Tuesday, May 31, 2005

TSOTTC - book notes - Chapter 1 - Revolution

I'm going to start posting some of my notes and personal responses
from The Shaping of Things to Come. Feel free to chime in.

- Christendom is the name given to the sacral culture that has dominated European society from around the eleventh century until the end of the twentieth. Its sources go back to the time when Constantine came to the throne of the Roman Empire and granted Christians complete worship and even favored Christianity, thereby undermining all other religions in the empire. In virtually an instant, Christianity moved from being a marginalized, subversive and persecuted movement secretly gathering in houses and catacombs to being the favored religion in the empire.
Everything changed! The emperor had changed from being the principal persecutor of the Christianity to being the chief sponsor of the church. With the Edict of Milan, the age of the missional-apostolic church had come to an end.
And while the Christendom story no longer defines Western culture, it still remains the primary definer of the church’s self-understanding in almost every Western nation, including and perhaps especially the United States.
- Overall, Christianity moved from being a dynamic, revolutionary, social and spiritual movement to being a religious institution with its attendant structures, priesthood and sacraments.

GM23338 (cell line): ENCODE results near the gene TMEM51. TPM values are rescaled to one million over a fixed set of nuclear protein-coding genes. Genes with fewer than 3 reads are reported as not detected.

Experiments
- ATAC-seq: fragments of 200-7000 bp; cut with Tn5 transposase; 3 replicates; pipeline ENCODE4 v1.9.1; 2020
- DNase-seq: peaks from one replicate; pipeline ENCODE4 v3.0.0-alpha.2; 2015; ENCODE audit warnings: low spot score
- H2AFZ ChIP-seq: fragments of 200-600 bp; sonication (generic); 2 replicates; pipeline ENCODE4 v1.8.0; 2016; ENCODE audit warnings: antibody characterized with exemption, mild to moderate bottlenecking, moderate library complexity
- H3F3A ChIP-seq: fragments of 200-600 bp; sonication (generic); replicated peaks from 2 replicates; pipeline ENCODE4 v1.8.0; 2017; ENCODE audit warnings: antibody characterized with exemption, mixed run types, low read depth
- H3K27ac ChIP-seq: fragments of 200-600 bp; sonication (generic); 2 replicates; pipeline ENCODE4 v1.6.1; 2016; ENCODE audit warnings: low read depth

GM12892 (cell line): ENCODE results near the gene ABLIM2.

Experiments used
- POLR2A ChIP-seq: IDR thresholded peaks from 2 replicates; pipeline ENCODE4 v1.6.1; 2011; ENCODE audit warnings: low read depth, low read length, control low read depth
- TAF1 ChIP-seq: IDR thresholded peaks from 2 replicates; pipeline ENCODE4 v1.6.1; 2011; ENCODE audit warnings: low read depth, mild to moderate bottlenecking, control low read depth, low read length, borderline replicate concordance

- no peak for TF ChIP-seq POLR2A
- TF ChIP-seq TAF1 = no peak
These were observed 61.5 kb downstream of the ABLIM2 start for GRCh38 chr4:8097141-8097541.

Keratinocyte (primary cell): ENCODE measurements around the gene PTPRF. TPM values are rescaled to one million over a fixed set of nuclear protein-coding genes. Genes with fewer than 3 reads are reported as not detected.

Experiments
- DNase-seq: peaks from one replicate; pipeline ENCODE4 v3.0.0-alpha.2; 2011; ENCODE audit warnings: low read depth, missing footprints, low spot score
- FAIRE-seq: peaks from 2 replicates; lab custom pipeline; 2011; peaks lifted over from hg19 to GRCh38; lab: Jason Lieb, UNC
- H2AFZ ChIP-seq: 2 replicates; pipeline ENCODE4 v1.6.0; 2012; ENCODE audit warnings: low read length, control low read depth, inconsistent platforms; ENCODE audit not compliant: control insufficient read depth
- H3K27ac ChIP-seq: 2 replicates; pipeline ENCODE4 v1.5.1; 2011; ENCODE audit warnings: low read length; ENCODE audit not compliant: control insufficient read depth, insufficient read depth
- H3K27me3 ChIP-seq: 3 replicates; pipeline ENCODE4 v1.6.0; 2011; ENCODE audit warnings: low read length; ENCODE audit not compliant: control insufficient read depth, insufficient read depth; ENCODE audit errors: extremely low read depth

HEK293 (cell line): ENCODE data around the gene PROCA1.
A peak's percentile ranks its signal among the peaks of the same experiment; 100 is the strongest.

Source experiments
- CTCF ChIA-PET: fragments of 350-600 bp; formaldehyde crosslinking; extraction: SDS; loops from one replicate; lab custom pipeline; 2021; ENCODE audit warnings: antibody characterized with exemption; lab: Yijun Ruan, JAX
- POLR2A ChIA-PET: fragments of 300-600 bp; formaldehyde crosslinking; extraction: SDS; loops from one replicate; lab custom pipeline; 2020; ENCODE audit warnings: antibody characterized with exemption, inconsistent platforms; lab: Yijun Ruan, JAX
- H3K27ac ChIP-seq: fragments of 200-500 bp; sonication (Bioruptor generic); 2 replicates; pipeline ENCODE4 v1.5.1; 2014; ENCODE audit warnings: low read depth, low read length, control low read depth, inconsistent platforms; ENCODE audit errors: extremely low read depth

- Christology determines missiology and missiology determines ecclesiology.
Whereas Christendom has unraveled because of its seduction by Western culture, the emerging missional church must see itself as being able to interact meaningfully with
culture without ever being beguiled by it. This is the classic task of the cross-cultural missionary: to engage culture without compromising the gospel. We cannot emphasize this enough. In fact, the whole tenor of this book will be to call
post-Christendom to see itself again as a missionary movement rather than as an institution.

Some pretty good quotes huh? A few things strike me. Firstly, that when Christianity was made 'legal', it was the death of the revolution. It makes me think of some of the legislative battles Christians have been fighting for lately. Does legislation solve the problem at the core? Isn't that the same kind of thing that happened in 313?

Secondly, that the call of the Church is to be a missionary movement. This fact was so evident to me from Perspectives. It was a fundamental truth that I had to take and do something about. That was one of the primary motives behind SPACE - that the next generation of Jesus followers could not do church the same way, that we needed to mold the students of today into becoming leaders of a movement tomorrow that will not settle for a culture of Christianity that says its okay to believe but not follow.

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